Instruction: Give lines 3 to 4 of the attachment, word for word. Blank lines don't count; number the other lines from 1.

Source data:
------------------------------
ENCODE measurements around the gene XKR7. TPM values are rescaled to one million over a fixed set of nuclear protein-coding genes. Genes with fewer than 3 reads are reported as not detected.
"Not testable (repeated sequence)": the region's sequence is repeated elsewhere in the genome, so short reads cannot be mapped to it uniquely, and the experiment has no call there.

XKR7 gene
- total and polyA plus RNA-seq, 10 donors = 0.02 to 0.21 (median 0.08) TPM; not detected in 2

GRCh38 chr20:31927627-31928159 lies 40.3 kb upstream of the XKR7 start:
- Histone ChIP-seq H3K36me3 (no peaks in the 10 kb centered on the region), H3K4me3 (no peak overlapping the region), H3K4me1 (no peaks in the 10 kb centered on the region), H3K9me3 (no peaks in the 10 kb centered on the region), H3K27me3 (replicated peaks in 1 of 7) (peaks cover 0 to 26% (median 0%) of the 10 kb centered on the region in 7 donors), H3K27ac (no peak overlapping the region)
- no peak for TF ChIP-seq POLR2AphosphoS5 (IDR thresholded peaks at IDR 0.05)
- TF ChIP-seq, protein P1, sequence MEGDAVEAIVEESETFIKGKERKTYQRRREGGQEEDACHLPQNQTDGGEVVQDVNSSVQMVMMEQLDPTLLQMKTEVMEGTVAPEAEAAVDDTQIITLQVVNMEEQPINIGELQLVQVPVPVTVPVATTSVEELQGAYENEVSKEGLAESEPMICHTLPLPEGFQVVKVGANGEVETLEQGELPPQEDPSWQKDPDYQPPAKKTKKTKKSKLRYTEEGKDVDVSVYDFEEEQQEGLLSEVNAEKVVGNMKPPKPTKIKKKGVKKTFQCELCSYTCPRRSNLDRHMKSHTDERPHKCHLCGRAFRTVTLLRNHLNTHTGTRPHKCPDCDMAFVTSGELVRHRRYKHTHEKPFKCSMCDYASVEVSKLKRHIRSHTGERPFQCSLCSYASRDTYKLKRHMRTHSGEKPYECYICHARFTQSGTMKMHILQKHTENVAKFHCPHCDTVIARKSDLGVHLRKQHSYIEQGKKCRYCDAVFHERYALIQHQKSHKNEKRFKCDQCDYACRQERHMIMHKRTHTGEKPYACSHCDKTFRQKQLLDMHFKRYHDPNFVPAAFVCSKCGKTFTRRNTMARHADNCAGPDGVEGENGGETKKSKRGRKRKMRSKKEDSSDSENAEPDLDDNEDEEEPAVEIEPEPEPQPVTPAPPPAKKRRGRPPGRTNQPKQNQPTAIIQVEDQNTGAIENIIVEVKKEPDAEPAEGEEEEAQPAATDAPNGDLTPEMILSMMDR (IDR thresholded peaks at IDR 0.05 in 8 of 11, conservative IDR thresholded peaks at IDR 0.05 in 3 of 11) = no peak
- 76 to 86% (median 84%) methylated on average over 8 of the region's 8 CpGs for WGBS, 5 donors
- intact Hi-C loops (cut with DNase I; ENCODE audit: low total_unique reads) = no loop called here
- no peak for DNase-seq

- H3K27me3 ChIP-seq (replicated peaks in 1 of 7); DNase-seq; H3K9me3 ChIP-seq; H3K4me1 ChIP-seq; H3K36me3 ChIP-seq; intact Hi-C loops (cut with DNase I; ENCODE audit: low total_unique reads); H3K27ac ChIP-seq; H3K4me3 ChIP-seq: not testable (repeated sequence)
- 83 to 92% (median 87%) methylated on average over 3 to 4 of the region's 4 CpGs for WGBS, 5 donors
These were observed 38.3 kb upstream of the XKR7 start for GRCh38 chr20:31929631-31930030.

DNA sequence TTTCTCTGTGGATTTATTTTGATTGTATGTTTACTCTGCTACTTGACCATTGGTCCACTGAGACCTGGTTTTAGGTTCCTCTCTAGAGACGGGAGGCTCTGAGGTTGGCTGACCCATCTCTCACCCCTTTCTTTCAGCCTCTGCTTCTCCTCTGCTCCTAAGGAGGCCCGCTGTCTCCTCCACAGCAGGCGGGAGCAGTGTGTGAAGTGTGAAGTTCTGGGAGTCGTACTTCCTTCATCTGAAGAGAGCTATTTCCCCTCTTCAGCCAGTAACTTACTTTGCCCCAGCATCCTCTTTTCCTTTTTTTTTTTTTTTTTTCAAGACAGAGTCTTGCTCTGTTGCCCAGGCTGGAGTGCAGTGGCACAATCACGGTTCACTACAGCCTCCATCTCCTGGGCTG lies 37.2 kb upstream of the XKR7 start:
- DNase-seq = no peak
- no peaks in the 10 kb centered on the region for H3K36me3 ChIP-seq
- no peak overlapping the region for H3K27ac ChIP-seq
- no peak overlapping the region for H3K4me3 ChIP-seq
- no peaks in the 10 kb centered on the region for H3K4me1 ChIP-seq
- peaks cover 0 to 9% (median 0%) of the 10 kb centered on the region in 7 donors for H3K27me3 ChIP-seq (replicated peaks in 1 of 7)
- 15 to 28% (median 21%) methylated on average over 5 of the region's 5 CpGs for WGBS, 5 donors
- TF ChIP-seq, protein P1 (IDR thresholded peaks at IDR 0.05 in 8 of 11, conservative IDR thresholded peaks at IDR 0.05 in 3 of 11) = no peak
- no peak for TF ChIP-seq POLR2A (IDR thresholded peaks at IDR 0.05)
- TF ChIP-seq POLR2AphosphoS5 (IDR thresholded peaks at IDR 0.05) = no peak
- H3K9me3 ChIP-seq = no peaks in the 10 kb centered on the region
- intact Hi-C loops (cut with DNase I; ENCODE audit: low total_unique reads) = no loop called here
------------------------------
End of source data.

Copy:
XKR7 gene
- total and polyA plus RNA-seq, 10 donors = 0.02 to 0.21 (median 0.08) TPM; not detected in 2